Pregnancy and exercise
Pregnancy is a special time in a woman’s life. Very often, first time “moms” are uncertain about a great number of things. One of course being, “Will I ever be the same again?!?”
The answer to that is certainly not. Going from woman to mother will change you forever in a wonderful way. Other questions that most women may have concern exercise and the safety of the unborn child.
Let me first say that you should always consult your physician, gynecologist, or obstetrician about your concerns and before changing or beginning a fitness program. You should always keep your physician and personal trainer advised of any discomforts or changes you might experience. And also as a personal trainer, he/ she should also communicate and work with your physician’s recommendations to safeguard you and your child’s health and well-being.
As far as exercise is concerned, most women should be able to continue exercising without much difficulty during the first trimester, while morning sickness, mild weight gain, and fatigue might sideline some, most women should be able to continue their normal exercise program. However, exercise in the supine (lying face upward) position should be performed with caution and possibly even avoided after the first trimester. As pregnancy progresses, it seems that the heart is less able to adapt to the increased demand, especially in the supine (lying face upward) position, because in pregnant women the heart may already be working at a higher level due to the increased demands of pregnancy. This is why pregnant women should be discouraged from exercising at high levels or participating in activities requiring sudden burst of movement. Numerous studies of the cardiovascular responses of pregnant women have shown that women can maintain and even improve their cardiovascular, respiratory, and aerobic capacities during pregnancy.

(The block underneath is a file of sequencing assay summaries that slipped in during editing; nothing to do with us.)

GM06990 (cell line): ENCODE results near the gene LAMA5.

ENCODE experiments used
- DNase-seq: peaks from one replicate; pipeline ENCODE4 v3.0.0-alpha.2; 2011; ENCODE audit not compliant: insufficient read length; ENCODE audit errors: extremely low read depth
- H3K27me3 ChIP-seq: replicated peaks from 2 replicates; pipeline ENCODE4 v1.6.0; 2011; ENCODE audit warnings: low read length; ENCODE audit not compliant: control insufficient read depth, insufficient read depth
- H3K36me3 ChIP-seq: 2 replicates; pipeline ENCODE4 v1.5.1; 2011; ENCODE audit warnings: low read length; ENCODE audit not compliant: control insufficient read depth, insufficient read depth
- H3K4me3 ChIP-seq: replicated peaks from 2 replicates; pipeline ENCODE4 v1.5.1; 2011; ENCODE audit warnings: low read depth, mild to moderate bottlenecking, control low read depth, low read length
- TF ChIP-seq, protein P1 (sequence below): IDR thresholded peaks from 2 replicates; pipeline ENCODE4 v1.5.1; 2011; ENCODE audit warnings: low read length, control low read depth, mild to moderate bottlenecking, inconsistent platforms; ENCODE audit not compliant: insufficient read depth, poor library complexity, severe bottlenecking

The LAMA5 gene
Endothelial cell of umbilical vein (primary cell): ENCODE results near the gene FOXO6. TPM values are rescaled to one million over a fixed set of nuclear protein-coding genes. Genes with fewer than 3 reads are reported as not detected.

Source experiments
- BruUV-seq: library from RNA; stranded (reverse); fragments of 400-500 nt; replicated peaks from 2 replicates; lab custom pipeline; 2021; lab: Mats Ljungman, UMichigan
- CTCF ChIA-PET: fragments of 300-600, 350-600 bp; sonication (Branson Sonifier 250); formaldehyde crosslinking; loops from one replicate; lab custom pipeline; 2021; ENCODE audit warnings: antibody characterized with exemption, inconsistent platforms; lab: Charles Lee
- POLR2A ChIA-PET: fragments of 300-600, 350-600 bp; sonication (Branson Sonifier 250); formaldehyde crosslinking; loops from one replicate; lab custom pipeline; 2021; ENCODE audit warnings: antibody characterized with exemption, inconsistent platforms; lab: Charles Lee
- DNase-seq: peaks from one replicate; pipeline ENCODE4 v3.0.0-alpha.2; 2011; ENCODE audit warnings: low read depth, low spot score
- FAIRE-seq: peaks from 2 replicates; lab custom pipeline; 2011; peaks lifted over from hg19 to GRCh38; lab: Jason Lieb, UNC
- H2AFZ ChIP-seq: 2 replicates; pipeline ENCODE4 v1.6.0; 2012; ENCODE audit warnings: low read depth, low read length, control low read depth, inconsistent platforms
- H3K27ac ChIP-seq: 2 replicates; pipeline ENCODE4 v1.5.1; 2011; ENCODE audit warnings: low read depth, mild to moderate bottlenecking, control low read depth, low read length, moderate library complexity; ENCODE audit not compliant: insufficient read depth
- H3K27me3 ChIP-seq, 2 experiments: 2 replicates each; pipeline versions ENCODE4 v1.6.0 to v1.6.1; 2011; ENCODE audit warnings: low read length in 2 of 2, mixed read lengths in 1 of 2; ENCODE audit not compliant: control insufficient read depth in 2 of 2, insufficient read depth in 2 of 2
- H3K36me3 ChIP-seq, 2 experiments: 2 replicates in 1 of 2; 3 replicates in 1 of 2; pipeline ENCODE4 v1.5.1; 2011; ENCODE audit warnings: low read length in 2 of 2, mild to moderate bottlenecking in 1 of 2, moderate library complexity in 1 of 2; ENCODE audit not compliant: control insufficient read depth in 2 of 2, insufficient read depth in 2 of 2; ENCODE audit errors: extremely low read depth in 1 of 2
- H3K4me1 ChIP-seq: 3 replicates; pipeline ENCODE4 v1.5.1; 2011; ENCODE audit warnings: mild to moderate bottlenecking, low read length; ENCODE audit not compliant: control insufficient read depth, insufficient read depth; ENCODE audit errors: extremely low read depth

Pregnant exercisers need to be aware of the ambient temperature prior to each workout, since body temperature regulation is more difficult for them. Exercise increases the body’s temperature, which can be harmful to the fetus if the body’s core temperature exceeds 100 degrees F (38 degrees C).
Here are some suggestions that will help you in choosing or designing an exercising program.
1. Exercise goals during pregnancy should be discussed with a physician.
2. Do not begin a vigorous exercise program shortly before or during pregnancy.
3.Gradually decrease the intensity, duration, and frequency of exercise during the second and third trimester.
4.Avoid exercise when the temperature and/or humidity is high.
5. Try to run or walk on flat, even surfaces.
6. Wear supportive shoes while walking or running during pregnancy.
7. If running becomes uncomfortable during the second and third trimester, try some other forms of aerobic exercise, such as swimming, running in water, and bicycling.
8. Extend warm up and cool down periods.
9. Body temperature, which should not exceed 100 degrees F (38 degrees C), should be taken immediately after exercise.
10. Choose an intensity that is comfortable; a pounding heart rate, breathlessness, or dizziness are indicators that the intensity should be reduced.
11. Eat a small snack before exercise to avoid help hypoglycemia.
12. Drink plenty of before, during, and after exercise.
13. Avoid overstretching or going beyond normal range of motion.
14. Any unusual physical changes, such as vaginal bleeding, severe fatigue, joint pain, or irregular heartbeats, should be reported to your physician.
Thank you for your time and attention, and congratulations and good luck on this and all your lifestyle changes. Thanks again.